Artemis by Andy Weir

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I often get confused between Andy Weir and Ernest Cline, and there was a part of me that got excited mistaking Artemis for Art3mis, and hence a Ready Player Two. But after enduring months with the opening chapter tease and having my expectations already raised by Egg, Martian and even Lacero, I must admit to being massively disappointed. This might be an over statement, but in all this author confusion I am inclined to tag Artemis as Wier’s Armada than a worthy successor of his debut novel.

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Artemis Station Plan

Artemis is a lunar colony, a space version of Bioshock‘s Rapture city, and functions under a hierarchical society that follows a post-modern caste system. Built under the patronage of Kenyan government, who had gone Sri LankanSpace Elevatorpath with geopolitics here, Artemis provides home and employment to a considerable number of humans in Tourism and their indigenous Aluminium smelting Industry. Book opens up with impressive topographical sketches of Artemis stations and does a fairly good job in designing a sustainable functional ecosystem in Moon. Written in first person monologue format, the story unfolds through the eyes of a first generation Artemisian and is confined mostly in Conrad Bubble, which is basically an affluent Belt favela from Expanse universe. Our protagonist is a Saudi girl, Jazz, with name of Jasmine and lifestyle of Aladdin, and a weird obsession towards poor life choices. Weir explicitly and repeatedly states the genius of Jazz and her state of life being her own edgy choice than lack of options. But, like her Dad and acquaintances around, I too was not impressed by her or the course of events.

uk-scientists-announce-crowdfunded-mission-moon.jpgThe diversity and the cosmopolitan culture of space station, though conspicuously forced, were commendable, and I enjoyed the small town treatment of lunar bubble in consideration. The cultural contrasts between Earth and Moon, though through brief epistolary side narrative, was well expressed. Even with this edgy diversity and ecumenical lunar immigrant city life, the novel’s near future wasn’t free of clichéd stereotypes. Like the semi centennial Hollywood tradition of killing off the black guy first or making the Asian guy in the guild either a nerd or a Katana expert, Artemis had its own weird conventions. Working classes, for some reason, were from Middle East, tourists were majorly Americans, crime syndicate from Brazil etc. And to me, this cronyistic nationalism and sterile approach was a huge turn off, considering story’s futuristic premise surrounding a lunar colony. There was even a closed room geek who pretty much manufactured every tech the plot needed, and he, with his shady business background, was conveniently a Slav.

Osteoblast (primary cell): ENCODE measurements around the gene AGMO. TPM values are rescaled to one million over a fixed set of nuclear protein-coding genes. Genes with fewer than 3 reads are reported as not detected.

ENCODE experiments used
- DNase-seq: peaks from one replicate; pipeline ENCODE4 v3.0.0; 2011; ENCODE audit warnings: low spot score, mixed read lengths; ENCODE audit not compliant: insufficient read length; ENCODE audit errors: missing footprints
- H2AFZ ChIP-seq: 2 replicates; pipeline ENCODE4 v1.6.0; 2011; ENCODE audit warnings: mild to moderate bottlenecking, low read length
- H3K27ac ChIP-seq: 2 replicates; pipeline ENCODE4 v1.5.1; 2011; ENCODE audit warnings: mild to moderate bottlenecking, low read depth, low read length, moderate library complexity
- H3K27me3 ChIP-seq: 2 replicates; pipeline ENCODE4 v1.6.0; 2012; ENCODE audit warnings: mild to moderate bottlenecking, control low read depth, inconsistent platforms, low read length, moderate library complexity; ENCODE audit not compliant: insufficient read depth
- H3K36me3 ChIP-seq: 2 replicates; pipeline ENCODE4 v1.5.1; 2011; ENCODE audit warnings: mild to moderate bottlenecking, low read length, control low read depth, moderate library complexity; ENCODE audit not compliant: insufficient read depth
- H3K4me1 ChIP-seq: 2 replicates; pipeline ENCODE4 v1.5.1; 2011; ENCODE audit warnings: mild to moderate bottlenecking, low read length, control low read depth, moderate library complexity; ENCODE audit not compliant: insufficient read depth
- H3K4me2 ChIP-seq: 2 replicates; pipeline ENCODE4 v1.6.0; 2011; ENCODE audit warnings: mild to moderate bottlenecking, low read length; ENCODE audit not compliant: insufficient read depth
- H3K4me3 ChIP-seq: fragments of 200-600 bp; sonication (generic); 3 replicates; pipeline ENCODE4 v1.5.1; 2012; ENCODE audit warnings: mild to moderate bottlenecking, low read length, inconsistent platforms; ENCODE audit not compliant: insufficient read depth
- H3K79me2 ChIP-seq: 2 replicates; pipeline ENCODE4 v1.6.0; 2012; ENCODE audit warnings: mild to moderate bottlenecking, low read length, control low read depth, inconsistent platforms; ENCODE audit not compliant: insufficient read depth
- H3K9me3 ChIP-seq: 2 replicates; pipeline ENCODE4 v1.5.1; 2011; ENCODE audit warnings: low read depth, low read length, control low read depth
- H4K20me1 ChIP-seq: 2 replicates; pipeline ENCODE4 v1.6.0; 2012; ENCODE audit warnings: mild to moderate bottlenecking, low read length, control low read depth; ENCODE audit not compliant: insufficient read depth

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Appolo 11 Visitor center, the major tourist attraction of Artemis

I remember the reddit AMA where Weir answered Doctor Who to a question whose answers of choice were Star Trek and Star Wars. Not sure whether its this predisposition or his weak attempt to attribute references just for the sake of it, the NCC 1701 code breaking felt like ‘trying too hard to stay mainstream’ to me. In fact he didn’t stop there, and went off the narrative to insert an unnecessary and misplaced Han Solo reference as well, like crossing off some list. I love them both, even Who, but its a bit cringy when contemporary literatures find themselves compelled to make passing references, by any means necessary. The contrast was all the more visible, since other pop culture comments felt so natural and aptly placed. Watney‘s SOL log styled quirky monologue and well conveyed science, in my opinion, are author’s strong suit; and novel’s ‘Jashn Bahara’ easily rendered this style irritating by being an arrogant snowflake that somehow enjoys infinite lifeline. The science also felt misplaced at times too, like author had decided to write down everything in his research, no matter what the question was.

Rather than being an alcove into life in Moon, the novel was invested in being a panegyrical record of its young delinquent’s jagged adventures. And Weir based it so much on the central character that everyone else felt like some insignificant yet obligatory NPCs, who were there to just nod and propel her narrative. She wasn’t any help either.

Or like Jazz might say, “In comparison with the red planet castaway, Artemis was just a glorified cheap slugged gunk, if you know what I mean.”

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